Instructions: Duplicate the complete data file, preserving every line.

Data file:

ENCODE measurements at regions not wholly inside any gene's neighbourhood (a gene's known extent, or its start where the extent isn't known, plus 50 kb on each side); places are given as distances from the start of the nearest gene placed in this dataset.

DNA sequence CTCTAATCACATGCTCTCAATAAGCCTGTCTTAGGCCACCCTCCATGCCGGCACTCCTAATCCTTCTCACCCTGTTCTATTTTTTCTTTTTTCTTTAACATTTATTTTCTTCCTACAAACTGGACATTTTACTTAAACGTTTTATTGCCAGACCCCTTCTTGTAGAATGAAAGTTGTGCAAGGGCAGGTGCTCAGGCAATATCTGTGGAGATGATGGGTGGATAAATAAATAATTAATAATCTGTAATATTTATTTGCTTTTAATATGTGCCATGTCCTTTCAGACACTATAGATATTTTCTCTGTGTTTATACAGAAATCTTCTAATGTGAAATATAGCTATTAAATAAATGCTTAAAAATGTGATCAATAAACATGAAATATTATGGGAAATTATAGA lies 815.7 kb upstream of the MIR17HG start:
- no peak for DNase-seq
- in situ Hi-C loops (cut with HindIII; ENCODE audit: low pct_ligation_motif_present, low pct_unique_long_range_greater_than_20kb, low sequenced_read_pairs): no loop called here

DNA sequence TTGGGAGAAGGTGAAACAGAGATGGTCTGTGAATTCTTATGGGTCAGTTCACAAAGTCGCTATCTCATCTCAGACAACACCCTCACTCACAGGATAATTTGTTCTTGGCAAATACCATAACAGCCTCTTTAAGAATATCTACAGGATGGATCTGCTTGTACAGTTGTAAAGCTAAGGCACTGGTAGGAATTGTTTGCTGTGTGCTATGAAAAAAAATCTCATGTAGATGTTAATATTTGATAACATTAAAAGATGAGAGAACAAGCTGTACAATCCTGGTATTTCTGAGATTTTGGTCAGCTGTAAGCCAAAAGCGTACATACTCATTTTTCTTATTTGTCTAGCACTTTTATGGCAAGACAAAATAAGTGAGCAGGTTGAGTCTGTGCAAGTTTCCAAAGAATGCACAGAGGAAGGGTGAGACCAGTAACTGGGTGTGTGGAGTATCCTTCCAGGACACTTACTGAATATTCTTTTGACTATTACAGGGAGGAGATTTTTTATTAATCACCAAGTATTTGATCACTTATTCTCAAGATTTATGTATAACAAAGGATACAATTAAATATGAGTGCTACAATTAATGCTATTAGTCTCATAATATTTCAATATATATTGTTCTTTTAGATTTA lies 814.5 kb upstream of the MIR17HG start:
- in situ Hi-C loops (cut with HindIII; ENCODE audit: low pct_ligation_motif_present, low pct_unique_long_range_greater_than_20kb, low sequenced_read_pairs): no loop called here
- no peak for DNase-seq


ENCODE measurements at regions not wholly inside any gene's neighbourhood (a gene's known extent, or its start where the extent isn't known, plus 50 kb on each side); places are given as distances from the start of the nearest gene placed in this dataset.

DNA sequence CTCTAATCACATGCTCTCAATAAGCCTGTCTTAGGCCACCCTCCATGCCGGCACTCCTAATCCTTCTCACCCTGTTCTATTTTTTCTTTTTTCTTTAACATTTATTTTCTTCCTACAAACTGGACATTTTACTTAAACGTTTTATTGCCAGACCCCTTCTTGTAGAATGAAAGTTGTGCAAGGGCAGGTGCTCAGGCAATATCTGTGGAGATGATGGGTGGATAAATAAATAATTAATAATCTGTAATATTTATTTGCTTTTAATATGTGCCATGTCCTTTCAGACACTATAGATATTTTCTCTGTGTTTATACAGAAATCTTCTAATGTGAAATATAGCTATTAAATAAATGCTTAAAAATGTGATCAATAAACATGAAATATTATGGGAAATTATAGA lies 815.7 kb upstream of the MIR17HG start:
- no peak for DNase-seq
- in situ Hi-C loops (cut with HindIII; ENCODE audit: low pct_ligation_motif_present, low pct_unique_long_range_greater_than_20kb, low sequenced_read_pairs): no loop called here

DNA sequence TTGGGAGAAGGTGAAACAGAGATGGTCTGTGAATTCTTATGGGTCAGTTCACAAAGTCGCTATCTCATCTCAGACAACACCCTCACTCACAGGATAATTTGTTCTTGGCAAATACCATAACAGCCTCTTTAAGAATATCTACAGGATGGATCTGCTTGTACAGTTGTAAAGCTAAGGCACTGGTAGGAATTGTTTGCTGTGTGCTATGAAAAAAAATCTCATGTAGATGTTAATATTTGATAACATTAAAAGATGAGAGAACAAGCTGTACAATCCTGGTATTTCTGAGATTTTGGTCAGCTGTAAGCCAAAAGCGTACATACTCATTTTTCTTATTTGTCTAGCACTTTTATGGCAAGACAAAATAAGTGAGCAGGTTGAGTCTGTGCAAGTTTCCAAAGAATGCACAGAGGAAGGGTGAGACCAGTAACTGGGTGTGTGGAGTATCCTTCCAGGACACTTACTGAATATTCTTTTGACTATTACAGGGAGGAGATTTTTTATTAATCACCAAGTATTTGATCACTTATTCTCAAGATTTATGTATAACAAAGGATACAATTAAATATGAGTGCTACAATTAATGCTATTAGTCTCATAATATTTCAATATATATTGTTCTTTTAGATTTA lies 814.5 kb upstream of the MIR17HG start:
- in situ Hi-C loops (cut with HindIII; ENCODE audit: low pct_ligation_motif_present, low pct_unique_long_range_greater_than_20kb, low sequenced_read_pairs): no loop called here
- no peak for DNase-seq